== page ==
Stuffed Chive Blossom and Pansy Crepe Parcels

At this very moment, cheery chives are blooming in my late-Spring garden, nodding their pretty little purple heads and bobbing for attention. 

From the onion (allium) family, both the shiny, slender green leaves of chives and the feathery, purple chive blossoms are completely edible and perfect for adding a delicate onion flavor to savory dishes.  So it's time to bring them in from my garden and onto my table. 

Stuffed pansy crepes tied with chive ties and fresh chive blossoms

For breakfast this morning, I stuffed chive and pansy crepes with scrambled eggs cooked with chives, wrapped the stuffed crepes into little parcels and then tied them off with a chive tie. For the final touch, I slipped in a chive blossom and used broken chive blossoms and snipped chive leaves for garnish.

Such an easy way to take a simple breakfast item and elevate it to something so sophisticated.

Crepes with purple and yellow pansies tied with chive ties and fresh chive blossoms
Pansy and chive crepe parcels garnished with chive flowers and leaves

In fact, why stop at breakfast? These savory stuffed crepe parcels are also a great idea for beautiful hors d'oeuvres or appetizers that can easily be prepared ahead of time. 

Filling Options for Savory Stuffed Crepe Parcels

While I used egg and chives for the filling, savory crepe filling options for these crepes are endless. Some options are:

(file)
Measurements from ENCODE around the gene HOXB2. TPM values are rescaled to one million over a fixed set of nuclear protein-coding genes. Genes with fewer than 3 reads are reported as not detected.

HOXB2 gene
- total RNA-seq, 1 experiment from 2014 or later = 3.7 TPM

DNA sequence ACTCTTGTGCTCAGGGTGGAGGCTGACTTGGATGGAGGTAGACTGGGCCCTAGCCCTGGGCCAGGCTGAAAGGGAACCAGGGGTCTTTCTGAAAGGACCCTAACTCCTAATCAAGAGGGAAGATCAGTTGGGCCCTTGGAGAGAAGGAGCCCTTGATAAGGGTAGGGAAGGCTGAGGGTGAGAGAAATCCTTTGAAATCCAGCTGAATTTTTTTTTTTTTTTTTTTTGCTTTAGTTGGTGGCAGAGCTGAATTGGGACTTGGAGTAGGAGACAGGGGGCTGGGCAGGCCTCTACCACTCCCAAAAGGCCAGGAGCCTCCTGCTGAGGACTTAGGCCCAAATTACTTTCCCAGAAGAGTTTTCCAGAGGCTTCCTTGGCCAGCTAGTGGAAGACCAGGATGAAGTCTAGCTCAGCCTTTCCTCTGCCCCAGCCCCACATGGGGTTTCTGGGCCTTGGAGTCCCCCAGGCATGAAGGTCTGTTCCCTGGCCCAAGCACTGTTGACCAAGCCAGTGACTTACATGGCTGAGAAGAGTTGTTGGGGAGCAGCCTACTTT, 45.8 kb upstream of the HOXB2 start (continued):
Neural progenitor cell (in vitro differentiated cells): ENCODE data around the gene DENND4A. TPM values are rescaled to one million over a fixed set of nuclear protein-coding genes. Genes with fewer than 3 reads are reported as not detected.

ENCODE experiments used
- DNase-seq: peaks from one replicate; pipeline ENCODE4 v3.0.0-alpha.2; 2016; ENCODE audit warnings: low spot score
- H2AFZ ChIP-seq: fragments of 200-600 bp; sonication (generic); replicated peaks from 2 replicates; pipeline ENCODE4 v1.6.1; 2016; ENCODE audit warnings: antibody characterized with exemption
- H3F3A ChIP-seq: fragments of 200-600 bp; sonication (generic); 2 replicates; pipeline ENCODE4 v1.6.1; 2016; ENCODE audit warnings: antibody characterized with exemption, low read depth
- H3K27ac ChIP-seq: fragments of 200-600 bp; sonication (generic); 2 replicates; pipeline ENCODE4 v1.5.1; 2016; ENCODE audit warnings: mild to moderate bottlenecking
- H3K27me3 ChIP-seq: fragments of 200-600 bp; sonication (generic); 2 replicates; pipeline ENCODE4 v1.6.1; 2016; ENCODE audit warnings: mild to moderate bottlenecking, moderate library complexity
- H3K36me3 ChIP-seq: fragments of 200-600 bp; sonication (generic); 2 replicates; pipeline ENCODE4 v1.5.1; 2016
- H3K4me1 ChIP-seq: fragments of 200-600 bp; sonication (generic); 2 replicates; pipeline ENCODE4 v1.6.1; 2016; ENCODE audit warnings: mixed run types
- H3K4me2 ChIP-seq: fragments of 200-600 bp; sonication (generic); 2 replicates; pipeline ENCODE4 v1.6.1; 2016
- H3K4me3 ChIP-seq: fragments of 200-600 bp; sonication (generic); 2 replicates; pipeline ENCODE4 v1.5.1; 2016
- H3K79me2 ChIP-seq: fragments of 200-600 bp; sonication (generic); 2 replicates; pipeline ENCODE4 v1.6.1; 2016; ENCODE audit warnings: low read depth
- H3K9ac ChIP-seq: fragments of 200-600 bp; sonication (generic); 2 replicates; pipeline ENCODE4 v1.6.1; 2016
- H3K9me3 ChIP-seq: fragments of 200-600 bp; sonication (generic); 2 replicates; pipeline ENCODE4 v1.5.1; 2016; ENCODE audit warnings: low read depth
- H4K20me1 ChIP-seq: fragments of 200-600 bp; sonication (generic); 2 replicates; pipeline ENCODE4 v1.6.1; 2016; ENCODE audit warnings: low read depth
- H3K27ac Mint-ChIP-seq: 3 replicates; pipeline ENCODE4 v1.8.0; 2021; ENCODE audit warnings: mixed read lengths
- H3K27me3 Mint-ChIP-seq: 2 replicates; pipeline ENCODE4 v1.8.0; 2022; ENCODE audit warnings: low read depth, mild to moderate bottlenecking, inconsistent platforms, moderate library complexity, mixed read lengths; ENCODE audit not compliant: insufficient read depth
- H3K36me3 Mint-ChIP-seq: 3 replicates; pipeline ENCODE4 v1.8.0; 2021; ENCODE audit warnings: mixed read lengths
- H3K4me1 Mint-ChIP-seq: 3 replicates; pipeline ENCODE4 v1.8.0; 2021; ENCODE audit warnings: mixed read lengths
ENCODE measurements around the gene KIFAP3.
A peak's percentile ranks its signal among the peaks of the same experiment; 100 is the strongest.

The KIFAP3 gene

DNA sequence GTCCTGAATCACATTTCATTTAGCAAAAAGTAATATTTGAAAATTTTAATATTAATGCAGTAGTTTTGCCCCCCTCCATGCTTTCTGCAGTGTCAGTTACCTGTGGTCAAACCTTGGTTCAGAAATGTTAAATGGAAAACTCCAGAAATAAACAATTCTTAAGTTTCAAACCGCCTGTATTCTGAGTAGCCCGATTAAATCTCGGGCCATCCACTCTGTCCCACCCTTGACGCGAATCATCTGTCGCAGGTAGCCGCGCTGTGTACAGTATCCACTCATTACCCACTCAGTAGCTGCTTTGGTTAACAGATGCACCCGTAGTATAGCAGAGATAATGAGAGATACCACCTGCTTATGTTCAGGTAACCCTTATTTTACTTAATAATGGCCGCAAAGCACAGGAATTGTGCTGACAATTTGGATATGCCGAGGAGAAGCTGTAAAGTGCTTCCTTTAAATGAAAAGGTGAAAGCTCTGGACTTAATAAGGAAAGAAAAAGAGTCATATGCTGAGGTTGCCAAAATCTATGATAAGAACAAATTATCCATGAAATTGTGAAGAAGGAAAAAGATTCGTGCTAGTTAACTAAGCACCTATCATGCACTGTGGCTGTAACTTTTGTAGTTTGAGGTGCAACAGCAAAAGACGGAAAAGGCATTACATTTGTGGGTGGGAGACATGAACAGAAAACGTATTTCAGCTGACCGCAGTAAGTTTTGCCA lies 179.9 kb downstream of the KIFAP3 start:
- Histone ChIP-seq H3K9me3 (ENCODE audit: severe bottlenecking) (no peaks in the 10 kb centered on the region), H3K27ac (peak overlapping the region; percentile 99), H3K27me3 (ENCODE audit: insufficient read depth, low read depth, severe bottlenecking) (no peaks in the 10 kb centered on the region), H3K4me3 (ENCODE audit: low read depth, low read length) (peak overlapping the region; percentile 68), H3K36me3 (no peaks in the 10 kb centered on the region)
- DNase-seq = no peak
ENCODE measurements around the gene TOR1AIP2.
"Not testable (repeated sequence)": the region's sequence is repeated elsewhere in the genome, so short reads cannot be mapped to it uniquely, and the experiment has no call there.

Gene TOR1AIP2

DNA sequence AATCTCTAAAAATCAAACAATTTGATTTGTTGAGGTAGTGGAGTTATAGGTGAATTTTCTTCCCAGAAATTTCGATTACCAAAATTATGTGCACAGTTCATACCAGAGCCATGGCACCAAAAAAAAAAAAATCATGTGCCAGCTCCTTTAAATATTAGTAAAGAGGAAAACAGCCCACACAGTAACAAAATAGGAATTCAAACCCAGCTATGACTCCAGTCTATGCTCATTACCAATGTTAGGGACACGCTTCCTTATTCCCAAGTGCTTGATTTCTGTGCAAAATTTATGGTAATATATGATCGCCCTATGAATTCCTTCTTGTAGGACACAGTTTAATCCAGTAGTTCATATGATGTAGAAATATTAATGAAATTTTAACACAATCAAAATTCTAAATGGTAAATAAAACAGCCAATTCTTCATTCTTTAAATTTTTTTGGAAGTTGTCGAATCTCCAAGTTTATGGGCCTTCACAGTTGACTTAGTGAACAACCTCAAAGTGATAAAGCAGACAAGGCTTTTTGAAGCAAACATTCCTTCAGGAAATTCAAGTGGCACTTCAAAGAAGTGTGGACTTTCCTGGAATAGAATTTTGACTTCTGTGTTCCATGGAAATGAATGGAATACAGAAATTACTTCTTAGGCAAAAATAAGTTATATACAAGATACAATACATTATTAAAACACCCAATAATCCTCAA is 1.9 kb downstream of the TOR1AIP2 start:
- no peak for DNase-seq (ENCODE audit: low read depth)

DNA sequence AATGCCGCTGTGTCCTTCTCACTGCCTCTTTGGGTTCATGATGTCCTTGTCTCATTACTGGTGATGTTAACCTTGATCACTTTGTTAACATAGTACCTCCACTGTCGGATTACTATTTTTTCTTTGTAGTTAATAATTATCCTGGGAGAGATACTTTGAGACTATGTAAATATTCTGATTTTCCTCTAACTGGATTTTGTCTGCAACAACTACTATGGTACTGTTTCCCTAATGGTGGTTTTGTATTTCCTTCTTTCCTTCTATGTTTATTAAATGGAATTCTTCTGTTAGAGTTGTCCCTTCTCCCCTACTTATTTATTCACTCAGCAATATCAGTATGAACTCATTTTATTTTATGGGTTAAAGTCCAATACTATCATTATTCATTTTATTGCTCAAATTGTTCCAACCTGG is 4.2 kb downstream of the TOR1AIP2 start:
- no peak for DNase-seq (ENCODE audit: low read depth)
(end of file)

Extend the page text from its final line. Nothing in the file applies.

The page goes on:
• Shredded chicken
  • Miso Flavored Ground beef or pork 
  • Chopped sausages or meatballs
  • Tofu 
  • Mushrooms
  • Spinach, feta cheese and sun dried tomatoes
  • Shrimp
  • Smoked salmon and cream cheese

Egg, mayonnaise and/or cream cheese are good binders for the fillings. And with all these stuffing options, one can use both the chive leaves and flowers in both cooked and fresh form to bring in a little color, a subtle onion flavor and a little extra bite.

Pink chive flowers with blue and white background
Chive blossom are also a great cut flower for indoor flower arrangements. They last long and dry well.

Cooking with Chive Flowers | How to Use Edible Chive Blossoms

Step 1: Snip 

Use a scissors to snip off the chive leaves and flowers. Chive buds, as well as flowers in all stages of blooming can be used to impart varying levels of bite to a dish, though chive flowers taste best as they are opening.

Step 2: Wash

Wash the chive leaves and blossoms well in cold water. Swirl the chive blossoms around in a bowl filled with  cool, salted water. Leave them to soak for a few minutes to kill any insects.

The chive blossoms and leaves can be harvested days in advance. To keep them fresh until ready to use, store them in the refrigerator in a bowl filled with unsalted water.

Step 3: Use fresh or cooked

Break chive flower heads apart or use whole.
Chive blossoms can be eaten raw and so are popularly used as garnishes in salads. Or they can be cooked as an ingredient in chive blossom recipes, like my Chive Blossom Scrambled Eggs below.